The Grey Fairy Book - online childrens book

Illustrated classic fairy tales for children by Andrew Lang

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32 AN IMPOSSIBLE ENCHANTMENT
conquest. On board the ship which had sailed so near was the handsomest prince in the world. He had heard of the enchanted tower, and determined to get as near it as he could. He had strong glasses on board, and whilst looking through them he saw the princess quite clearly, and fell desperately in love with her at once. He wanted to steer straight for the tower and to row off to it in a small boat, but his entire crew fell at his feet and begged him not to run such a risk. The captain,, too, urged him not to attempt it. ' You will only lead us all to certain death,' he said. ' Pray anchor nearer land, and I will then seek a kind fairy I know, who has always been most obliging to me, and who will, I am sure, try to help your Highness.'
The prince rather unwillingly listened to reason. He landed at the nearest point, and sent off the captain in all haste to beg the fairy's advice and help. Meantime he had a tent pitched on the shore, and spent all his time gazing at the tower and looking for the princess through his spy-glass.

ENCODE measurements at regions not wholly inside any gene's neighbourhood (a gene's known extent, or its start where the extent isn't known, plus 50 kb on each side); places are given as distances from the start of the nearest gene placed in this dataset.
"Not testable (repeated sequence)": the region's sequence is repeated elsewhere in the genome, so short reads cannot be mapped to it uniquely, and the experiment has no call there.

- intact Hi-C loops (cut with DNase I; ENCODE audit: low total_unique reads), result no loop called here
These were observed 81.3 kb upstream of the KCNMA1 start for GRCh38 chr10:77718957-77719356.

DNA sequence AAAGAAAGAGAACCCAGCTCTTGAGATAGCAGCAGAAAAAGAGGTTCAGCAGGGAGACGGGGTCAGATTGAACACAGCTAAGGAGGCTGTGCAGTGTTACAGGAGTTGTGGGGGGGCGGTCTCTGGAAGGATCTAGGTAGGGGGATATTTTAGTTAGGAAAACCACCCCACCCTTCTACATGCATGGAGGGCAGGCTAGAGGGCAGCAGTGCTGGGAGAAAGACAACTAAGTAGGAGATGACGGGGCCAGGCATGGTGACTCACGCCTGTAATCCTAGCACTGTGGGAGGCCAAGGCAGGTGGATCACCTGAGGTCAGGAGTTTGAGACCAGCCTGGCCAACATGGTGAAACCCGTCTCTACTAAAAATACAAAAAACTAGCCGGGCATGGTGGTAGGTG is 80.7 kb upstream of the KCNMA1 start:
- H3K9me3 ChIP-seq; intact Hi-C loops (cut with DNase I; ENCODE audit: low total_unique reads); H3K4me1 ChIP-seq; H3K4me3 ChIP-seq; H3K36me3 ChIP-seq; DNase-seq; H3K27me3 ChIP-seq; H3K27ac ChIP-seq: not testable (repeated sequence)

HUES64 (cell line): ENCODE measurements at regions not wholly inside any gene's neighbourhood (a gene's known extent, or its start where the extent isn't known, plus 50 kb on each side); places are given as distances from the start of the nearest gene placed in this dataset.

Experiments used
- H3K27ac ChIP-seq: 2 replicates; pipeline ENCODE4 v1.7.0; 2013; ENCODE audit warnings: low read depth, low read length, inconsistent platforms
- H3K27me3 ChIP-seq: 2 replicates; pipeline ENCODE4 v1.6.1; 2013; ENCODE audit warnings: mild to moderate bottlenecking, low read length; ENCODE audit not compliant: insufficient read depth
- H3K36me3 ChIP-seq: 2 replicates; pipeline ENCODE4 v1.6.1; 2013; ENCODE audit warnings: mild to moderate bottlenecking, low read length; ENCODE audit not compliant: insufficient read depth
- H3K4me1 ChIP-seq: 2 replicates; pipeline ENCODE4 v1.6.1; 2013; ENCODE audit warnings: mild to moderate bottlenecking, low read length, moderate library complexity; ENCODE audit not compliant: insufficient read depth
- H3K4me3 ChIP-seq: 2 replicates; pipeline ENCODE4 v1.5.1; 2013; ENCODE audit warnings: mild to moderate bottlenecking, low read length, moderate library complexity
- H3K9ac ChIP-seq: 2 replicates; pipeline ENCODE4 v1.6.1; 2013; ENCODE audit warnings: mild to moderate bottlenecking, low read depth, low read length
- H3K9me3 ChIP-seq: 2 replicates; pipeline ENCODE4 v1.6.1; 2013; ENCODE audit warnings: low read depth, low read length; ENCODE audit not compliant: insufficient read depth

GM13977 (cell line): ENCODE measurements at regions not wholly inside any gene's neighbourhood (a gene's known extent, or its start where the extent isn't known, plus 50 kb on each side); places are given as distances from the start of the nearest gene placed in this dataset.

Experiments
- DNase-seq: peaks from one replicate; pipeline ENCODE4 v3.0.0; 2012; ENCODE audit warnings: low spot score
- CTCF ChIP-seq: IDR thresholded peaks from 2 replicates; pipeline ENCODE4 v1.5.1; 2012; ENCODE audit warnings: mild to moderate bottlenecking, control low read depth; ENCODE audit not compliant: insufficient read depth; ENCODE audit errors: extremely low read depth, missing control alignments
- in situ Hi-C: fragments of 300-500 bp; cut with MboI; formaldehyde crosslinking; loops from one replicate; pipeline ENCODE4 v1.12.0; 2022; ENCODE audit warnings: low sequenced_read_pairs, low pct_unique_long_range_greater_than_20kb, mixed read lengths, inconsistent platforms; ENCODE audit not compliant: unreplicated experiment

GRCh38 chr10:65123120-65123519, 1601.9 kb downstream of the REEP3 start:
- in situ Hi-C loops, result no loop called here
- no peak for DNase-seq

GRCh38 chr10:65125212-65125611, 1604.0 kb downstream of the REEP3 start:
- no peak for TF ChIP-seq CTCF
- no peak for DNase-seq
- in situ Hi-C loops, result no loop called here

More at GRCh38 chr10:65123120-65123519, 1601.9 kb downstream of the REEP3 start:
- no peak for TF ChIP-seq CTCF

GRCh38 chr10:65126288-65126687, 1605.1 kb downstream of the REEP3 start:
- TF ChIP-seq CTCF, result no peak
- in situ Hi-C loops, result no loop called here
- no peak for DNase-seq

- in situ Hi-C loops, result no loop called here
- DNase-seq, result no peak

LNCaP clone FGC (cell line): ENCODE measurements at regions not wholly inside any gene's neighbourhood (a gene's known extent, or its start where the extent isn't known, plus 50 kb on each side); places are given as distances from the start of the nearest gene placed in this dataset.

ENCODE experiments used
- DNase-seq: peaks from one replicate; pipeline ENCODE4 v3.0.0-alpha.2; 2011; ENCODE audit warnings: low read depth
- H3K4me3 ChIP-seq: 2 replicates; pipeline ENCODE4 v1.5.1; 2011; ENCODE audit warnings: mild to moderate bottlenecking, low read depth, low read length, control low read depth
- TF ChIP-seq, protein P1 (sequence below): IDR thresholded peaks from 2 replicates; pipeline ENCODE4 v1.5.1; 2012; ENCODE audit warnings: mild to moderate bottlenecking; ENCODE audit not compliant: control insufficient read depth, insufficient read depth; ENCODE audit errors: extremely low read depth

After a few days the captain came back, bringing the fairy with him. The prince was delighted to see her, and paid her great attention. ' I have heard about this matter,' she said; ' and, to lose no time, I am going to send off a trusty pigeon to test the enchantment. If there is any weak spot he is sure to find it out and get in. I shall bid him bring a flower back as a sign of success, and if he does so I quite hope to get you in too.'
' But,' asked the prince, ' could I not send a line by the pigeon to tell the princess of my love?'
' Certainly,' replied the fairy, ' it would be a very good plan.'
So the prince wrote as follows :
' Lovely Princess, I adore you, and beg you to accept my heart, and to believe there is nothing I will not do to end your misfortunes. Blondel.'
This note was tied round the pigeon's neck, and he
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